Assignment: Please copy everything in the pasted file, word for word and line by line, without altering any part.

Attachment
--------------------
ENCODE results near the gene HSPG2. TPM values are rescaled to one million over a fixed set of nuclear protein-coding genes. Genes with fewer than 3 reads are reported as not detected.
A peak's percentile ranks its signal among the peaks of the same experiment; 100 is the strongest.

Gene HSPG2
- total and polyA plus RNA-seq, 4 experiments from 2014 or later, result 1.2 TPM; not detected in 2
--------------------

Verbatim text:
ENCODE results near the gene HSPG2. TPM values are rescaled to one million over a fixed set of nuclear protein-coding genes. Genes with fewer than 3 reads are reported as not detected.
A peak's percentile ranks its signal among the peaks of the same experiment; 100 is the strongest.

Gene HSPG2
- total and polyA plus RNA-seq, 4 experiments from 2014 or later, result 1.2 TPM; not detected in 2